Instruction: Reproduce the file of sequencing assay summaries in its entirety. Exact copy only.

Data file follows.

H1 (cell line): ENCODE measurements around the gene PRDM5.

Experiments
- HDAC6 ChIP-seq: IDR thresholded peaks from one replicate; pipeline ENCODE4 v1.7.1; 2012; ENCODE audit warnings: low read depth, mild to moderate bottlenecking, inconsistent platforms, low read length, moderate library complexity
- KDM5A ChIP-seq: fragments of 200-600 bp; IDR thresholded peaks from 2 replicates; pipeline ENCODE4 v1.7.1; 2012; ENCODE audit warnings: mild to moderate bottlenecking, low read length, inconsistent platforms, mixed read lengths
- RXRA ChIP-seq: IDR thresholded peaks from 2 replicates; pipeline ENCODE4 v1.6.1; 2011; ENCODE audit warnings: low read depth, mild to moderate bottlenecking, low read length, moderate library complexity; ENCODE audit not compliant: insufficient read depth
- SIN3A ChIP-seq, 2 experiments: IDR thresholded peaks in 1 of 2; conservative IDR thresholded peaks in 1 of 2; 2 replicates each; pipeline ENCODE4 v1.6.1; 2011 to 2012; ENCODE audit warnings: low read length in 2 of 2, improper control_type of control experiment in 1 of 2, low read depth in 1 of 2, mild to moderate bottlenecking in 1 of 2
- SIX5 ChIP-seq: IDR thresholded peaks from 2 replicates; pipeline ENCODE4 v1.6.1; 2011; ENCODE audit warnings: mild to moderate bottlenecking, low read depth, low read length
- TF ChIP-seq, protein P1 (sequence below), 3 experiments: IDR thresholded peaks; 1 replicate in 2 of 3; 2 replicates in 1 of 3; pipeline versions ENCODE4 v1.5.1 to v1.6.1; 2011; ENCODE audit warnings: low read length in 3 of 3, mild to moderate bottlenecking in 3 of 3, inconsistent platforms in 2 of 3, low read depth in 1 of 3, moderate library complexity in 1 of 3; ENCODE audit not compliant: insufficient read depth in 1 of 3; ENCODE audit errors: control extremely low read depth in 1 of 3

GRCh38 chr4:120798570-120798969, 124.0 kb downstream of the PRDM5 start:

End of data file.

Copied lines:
H1 (cell line): ENCODE measurements around the gene PRDM5.

Experiments
- HDAC6 ChIP-seq: IDR thresholded peaks from one replicate; pipeline ENCODE4 v1.7.1; 2012; ENCODE audit warnings: low read depth, mild to moderate bottlenecking, inconsistent platforms, low read length, moderate library complexity
- KDM5A ChIP-seq: fragments of 200-600 bp; IDR thresholded peaks from 2 replicates; pipeline ENCODE4 v1.7.1; 2012; ENCODE audit warnings: mild to moderate bottlenecking, low read length, inconsistent platforms, mixed read lengths
- RXRA ChIP-seq: IDR thresholded peaks from 2 replicates; pipeline ENCODE4 v1.6.1; 2011; ENCODE audit warnings: low read depth, mild to moderate bottlenecking, low read length, moderate library complexity; ENCODE audit not compliant: insufficient read depth
- SIN3A ChIP-seq, 2 experiments: IDR thresholded peaks in 1 of 2; conservative IDR thresholded peaks in 1 of 2; 2 replicates each; pipeline ENCODE4 v1.6.1; 2011 to 2012; ENCODE audit warnings: low read length in 2 of 2, improper control_type of control experiment in 1 of 2, low read depth in 1 of 2, mild to moderate bottlenecking in 1 of 2
- SIX5 ChIP-seq: IDR thresholded peaks from 2 replicates; pipeline ENCODE4 v1.6.1; 2011; ENCODE audit warnings: mild to moderate bottlenecking, low read depth, low read length
- TF ChIP-seq, protein P1 (sequence below), 3 experiments: IDR thresholded peaks; 1 replicate in 2 of 3; 2 replicates in 1 of 3; pipeline versions ENCODE4 v1.5.1 to v1.6.1; 2011; ENCODE audit warnings: low read length in 3 of 3, mild to moderate bottlenecking in 3 of 3, inconsistent platforms in 2 of 3, low read depth in 1 of 3, moderate library complexity in 1 of 3; ENCODE audit not compliant: insufficient read depth in 1 of 3; ENCODE audit errors: control extremely low read depth in 1 of 3

GRCh38 chr4:120798570-120798969, 124.0 kb downstream of the PRDM5 start: